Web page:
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After SPEC announced that Miguel and J.I.D would headline Fling on April 13, a group of Penn students created a Facebook event titled "Stand Against Miguel at Fling" to protest the singer’s “atrocities." (Photo by Andy Witchger | CC BY-2.0)

SPEC leaders say they do not regret their selection of Miguel, who is set to perform as the Spring Fling headliner this coming weekend, despite student protests over a 2017 sexual assault allegation. 

After the Social Planning and Events Committee announced that Miguel and J.I.D would headline Fling on April 13, a group of Penn students created a Facebook event titled "Stand Against Miguel at Fling" to protest the singer’s “atrocities." The organizers call on students to stand against Miguel by not purchasing a ticket or by leaving before Miguel’s performance. Since the event surfaced, more than 250 people marked "going" or "interested" on Facebook.

SPEC President and Wharton senior Elizabeth Goran said the group was unaware of the 2017 allegation at the time they booked Miguel, despite running a mandatory background check on the artist. 

“I wouldn’t say I regret the decision at all," Goran said. "I would say as a leader of SPEC, we appreciate that people have varying opinions of the artist, and we’re very sensitive of the concerns that students were bringing up.”

In March 2017, University of New Mexico student Xian Bass alleged that Miguel forcibly grabbed her breast and removed it from her shirt without consent after she took a photo with the singer. Bass detailed the alleged incident in an Instagram post with a picture of her and Miguel, Billboard reported. Miguel was not charged for the 2017 incident and he denied the allegation in a December 2017 statement to Spin Magazine.

When deciding on an artist, Goran said SPEC — including the three SPEC Concert co-directors — and outside talent agencies compile a list of artists, consider prices, and send out "bids" to performers they deem appropriate. The concert directors then send an approval to Penn's legal team, which includes a biography of the artist and any legal controversies they have faced, specifically arrests or criminal charges.

Goran said SPEC may consider expanding their background checks beyond criminal charges and requiring checks for sexual misconduct allegations in the future. 

Credit: Chase Sutton

According to Goran, people who choose not to purchase Fling tickets will not be affecting Miguel's payment, as SPEC has a legally binding contract with his agency and Miguel will be paid a previously negotiated amount following the performance regardless of attendance.

The Facebook protest was organized by College senior Erica Rego and seven other Penn students on April 5. Rego said she remembered hearing about the allegation in 2017, and following SPEC's announcement, Rego and her friends decided to organize the event to give students the opportunity to stand in opposition to Miguel's performance.

“We decided this would be a good way for us to band people together who also felt really angry that our school chose a predator as our performer,” Rego said. "In hiring a sexual predator who is going to sing a song about how cool it is to use alcohol as a weapon to assault women at Fling, that’s just sending the message to all the perpetrators of sexual violence on campus that their behavior is encouraged by Penn.”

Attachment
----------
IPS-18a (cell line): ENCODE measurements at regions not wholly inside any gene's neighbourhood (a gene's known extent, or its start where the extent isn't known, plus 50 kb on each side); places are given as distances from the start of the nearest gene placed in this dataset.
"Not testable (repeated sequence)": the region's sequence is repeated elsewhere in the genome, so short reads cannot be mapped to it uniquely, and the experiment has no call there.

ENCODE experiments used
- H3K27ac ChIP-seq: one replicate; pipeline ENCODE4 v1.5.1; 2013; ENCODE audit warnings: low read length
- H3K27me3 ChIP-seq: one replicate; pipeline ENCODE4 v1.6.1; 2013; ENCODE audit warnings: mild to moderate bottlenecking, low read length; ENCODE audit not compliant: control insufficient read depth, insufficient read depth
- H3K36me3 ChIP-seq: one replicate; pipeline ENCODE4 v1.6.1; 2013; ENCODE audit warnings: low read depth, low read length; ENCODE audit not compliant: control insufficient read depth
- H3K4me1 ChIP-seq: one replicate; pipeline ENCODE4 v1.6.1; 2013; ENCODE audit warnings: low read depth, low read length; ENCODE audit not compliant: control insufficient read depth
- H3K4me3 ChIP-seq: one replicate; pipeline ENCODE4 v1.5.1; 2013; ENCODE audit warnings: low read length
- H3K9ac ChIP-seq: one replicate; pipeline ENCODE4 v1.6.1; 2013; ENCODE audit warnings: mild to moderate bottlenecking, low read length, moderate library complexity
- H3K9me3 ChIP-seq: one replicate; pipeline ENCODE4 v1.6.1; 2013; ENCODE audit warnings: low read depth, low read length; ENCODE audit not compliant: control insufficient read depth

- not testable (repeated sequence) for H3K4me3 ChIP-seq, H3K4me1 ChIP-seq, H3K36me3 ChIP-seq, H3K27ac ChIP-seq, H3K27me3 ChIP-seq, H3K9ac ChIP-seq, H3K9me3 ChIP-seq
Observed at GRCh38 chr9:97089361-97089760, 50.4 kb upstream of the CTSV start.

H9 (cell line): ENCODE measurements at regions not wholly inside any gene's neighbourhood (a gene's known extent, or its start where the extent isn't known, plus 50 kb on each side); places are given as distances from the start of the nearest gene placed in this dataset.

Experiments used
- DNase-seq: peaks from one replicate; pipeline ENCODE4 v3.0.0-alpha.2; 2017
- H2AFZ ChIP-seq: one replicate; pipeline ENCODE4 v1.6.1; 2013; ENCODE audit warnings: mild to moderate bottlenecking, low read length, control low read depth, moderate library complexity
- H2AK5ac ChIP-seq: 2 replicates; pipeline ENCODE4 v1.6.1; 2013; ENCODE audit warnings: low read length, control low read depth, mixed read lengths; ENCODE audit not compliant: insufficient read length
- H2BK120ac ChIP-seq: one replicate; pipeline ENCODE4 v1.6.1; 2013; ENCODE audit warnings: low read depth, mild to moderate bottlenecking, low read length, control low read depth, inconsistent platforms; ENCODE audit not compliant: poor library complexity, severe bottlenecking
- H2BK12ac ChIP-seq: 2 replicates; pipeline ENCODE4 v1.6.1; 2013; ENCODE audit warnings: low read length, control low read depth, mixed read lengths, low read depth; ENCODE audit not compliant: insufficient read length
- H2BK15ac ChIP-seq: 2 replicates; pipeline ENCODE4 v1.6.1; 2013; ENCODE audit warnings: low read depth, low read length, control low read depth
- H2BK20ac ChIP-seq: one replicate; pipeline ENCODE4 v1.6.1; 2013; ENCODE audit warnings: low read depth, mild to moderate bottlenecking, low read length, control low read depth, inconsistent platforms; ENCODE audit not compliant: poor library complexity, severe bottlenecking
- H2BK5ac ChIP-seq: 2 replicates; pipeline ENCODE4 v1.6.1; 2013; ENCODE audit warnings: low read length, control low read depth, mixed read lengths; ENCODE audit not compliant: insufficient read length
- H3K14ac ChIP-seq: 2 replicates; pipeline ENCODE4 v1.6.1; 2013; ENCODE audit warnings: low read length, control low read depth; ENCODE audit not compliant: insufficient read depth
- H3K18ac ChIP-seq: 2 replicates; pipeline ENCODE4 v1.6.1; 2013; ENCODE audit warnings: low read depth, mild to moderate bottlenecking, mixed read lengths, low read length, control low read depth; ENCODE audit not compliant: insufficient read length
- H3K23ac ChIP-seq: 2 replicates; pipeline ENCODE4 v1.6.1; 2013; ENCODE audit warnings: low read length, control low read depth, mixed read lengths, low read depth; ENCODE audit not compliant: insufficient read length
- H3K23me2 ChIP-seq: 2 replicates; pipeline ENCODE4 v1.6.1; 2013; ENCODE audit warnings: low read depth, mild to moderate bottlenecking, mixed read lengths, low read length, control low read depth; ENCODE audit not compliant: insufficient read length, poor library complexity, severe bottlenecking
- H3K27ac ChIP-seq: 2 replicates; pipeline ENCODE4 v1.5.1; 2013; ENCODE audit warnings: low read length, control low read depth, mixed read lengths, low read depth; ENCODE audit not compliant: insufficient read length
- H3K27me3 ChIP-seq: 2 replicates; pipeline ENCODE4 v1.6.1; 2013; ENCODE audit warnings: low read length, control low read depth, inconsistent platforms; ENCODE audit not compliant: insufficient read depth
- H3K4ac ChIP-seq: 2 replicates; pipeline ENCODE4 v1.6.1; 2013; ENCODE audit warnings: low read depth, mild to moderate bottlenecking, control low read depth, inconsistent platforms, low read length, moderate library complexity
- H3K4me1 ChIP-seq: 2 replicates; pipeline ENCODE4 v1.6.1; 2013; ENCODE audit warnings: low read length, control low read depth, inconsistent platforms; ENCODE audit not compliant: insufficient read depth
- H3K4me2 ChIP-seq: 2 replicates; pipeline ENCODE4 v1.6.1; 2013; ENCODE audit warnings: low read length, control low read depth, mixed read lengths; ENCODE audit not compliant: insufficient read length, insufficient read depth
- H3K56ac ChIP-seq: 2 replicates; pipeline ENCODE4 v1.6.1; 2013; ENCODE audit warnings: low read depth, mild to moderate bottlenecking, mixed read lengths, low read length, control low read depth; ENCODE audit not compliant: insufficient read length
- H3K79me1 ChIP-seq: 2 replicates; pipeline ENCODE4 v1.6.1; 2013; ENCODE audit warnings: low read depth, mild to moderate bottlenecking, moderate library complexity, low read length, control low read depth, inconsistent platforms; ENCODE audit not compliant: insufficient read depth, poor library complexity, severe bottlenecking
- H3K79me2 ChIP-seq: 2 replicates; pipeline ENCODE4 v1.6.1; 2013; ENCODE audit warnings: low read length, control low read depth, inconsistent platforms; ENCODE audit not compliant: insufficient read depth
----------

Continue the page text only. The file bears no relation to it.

Rego cited Miguel's 2012 song "How Many Drinks," in which he sings the lyrics, “How many drinks would it take you to leave with me?” She said the lyrics were inappropriate and offensive because of the implication that it is acceptable to use alcohol to take advantage of women.

College sophomore Shana Vaid said she plans to boycott Miguel’s performance in light of the allegation.

“A commitment to believing and supporting survivors of sexual violence applies whether it's a politician you hate or someone you admire,” Vaid said. “Separating the artist from the music is one thing, but actively supporting an abuser in person at one of their concerts is another."

People who choose not to purchase Fling tickets will not be affecting Miguel's payment, Goran said, as SPEC has a legally binding contract with his agency and Miguel will be paid a previously negotiated amount following the performance regardless of attendance.

“I would want people to be aware that ticket revenue doesn’t go into Miguel’s pocket or J.I.D’s pocket,” Goran said, adding that the revenue goes toward production costs for the concert.

Goran said students who already purchased a ticket will not be eligible to receive a refund.

Abuse and Sexual Assault Prevention Chair and College senior Kara Hardie said she believes "every survivor," adding that while she understands there may be logistical constraints in finding another performer in time for Fling, she is disappointed that SPEC did not conduct a more thorough background check.

“By each individual using their voice and speaking out against this, I think there is power in that,” Hardie said. “While it won’t make a financial impact for Miguel, it makes a statement about where our values lie and what we care about as a student body.”

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